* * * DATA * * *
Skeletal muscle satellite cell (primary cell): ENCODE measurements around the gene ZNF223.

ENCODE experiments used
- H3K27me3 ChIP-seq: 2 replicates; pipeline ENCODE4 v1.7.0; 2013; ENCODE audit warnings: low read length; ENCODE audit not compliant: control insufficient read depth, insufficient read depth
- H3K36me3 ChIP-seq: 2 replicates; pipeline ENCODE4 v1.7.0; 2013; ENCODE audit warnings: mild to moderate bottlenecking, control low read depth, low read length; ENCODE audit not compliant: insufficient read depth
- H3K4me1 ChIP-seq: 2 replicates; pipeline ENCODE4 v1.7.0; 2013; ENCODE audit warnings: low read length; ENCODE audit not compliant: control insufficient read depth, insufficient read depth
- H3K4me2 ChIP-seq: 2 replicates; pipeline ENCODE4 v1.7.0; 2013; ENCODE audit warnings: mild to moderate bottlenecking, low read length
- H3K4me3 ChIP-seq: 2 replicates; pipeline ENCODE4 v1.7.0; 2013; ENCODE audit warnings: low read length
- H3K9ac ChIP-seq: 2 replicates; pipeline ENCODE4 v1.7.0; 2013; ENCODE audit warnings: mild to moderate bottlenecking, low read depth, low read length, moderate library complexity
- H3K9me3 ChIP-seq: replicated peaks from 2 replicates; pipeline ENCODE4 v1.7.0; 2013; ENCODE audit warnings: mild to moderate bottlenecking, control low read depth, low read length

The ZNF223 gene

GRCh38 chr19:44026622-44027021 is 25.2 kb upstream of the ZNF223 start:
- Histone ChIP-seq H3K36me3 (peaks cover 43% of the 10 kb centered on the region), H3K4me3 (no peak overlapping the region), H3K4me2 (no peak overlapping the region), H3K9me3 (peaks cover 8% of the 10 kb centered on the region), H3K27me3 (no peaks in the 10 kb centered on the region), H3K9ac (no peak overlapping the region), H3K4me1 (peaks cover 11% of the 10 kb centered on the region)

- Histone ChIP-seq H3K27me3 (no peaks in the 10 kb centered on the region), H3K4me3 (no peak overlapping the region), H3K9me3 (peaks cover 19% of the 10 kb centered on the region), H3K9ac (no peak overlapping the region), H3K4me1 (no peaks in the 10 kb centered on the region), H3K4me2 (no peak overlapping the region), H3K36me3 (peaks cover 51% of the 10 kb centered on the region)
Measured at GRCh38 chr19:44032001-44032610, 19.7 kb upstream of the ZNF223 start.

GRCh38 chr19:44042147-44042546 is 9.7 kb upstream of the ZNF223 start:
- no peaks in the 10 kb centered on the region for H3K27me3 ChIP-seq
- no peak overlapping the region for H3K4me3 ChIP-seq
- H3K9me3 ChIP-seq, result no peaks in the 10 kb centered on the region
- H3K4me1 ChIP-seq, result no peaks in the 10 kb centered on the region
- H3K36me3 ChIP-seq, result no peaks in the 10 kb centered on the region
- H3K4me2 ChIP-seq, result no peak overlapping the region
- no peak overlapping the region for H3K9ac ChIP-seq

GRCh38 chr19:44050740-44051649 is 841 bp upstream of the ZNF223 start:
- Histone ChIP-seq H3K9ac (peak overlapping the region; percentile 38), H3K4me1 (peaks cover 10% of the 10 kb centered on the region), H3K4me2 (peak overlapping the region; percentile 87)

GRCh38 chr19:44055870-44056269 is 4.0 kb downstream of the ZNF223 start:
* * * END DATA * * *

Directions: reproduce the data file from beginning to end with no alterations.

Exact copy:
Skeletal muscle satellite cell (primary cell): ENCODE measurements around the gene ZNF223.

ENCODE experiments used
- H3K27me3 ChIP-seq: 2 replicates; pipeline ENCODE4 v1.7.0; 2013; ENCODE audit warnings: low read length; ENCODE audit not compliant: control insufficient read depth, insufficient read depth
- H3K36me3 ChIP-seq: 2 replicates; pipeline ENCODE4 v1.7.0; 2013; ENCODE audit warnings: mild to moderate bottlenecking, control low read depth, low read length; ENCODE audit not compliant: insufficient read depth
- H3K4me1 ChIP-seq: 2 replicates; pipeline ENCODE4 v1.7.0; 2013; ENCODE audit warnings: low read length; ENCODE audit not compliant: control insufficient read depth, insufficient read depth
- H3K4me2 ChIP-seq: 2 replicates; pipeline ENCODE4 v1.7.0; 2013; ENCODE audit warnings: mild to moderate bottlenecking, low read length
- H3K4me3 ChIP-seq: 2 replicates; pipeline ENCODE4 v1.7.0; 2013; ENCODE audit warnings: low read length
- H3K9ac ChIP-seq: 2 replicates; pipeline ENCODE4 v1.7.0; 2013; ENCODE audit warnings: mild to moderate bottlenecking, low read depth, low read length, moderate library complexity
- H3K9me3 ChIP-seq: replicated peaks from 2 replicates; pipeline ENCODE4 v1.7.0; 2013; ENCODE audit warnings: mild to moderate bottlenecking, control low read depth, low read length

The ZNF223 gene

GRCh38 chr19:44026622-44027021 is 25.2 kb upstream of the ZNF223 start:
- Histone ChIP-seq H3K36me3 (peaks cover 43% of the 10 kb centered on the region), H3K4me3 (no peak overlapping the region), H3K4me2 (no peak overlapping the region), H3K9me3 (peaks cover 8% of the 10 kb centered on the region), H3K27me3 (no peaks in the 10 kb centered on the region), H3K9ac (no peak overlapping the region), H3K4me1 (peaks cover 11% of the 10 kb centered on the region)

- Histone ChIP-seq H3K27me3 (no peaks in the 10 kb centered on the region), H3K4me3 (no peak overlapping the region), H3K9me3 (peaks cover 19% of the 10 kb centered on the region), H3K9ac (no peak overlapping the region), H3K4me1 (no peaks in the 10 kb centered on the region), H3K4me2 (no peak overlapping the region), H3K36me3 (peaks cover 51% of the 10 kb centered on the region)
Measured at GRCh38 chr19:44032001-44032610, 19.7 kb upstream of the ZNF223 start.

GRCh38 chr19:44042147-44042546 is 9.7 kb upstream of the ZNF223 start:
- no peaks in the 10 kb centered on the region for H3K27me3 ChIP-seq
- no peak overlapping the region for H3K4me3 ChIP-seq
- H3K9me3 ChIP-seq, result no peaks in the 10 kb centered on the region
- H3K4me1 ChIP-seq, result no peaks in the 10 kb centered on the region
- H3K36me3 ChIP-seq, result no peaks in the 10 kb centered on the region
- H3K4me2 ChIP-seq, result no peak overlapping the region
- no peak overlapping the region for H3K9ac ChIP-seq

GRCh38 chr19:44050740-44051649 is 841 bp upstream of the ZNF223 start:
- Histone ChIP-seq H3K9ac (peak overlapping the region; percentile 38), H3K4me1 (peaks cover 10% of the 10 kb centered on the region), H3K4me2 (peak overlapping the region; percentile 87)

GRCh38 chr19:44055870-44056269 is 4.0 kb downstream of the ZNF223 start: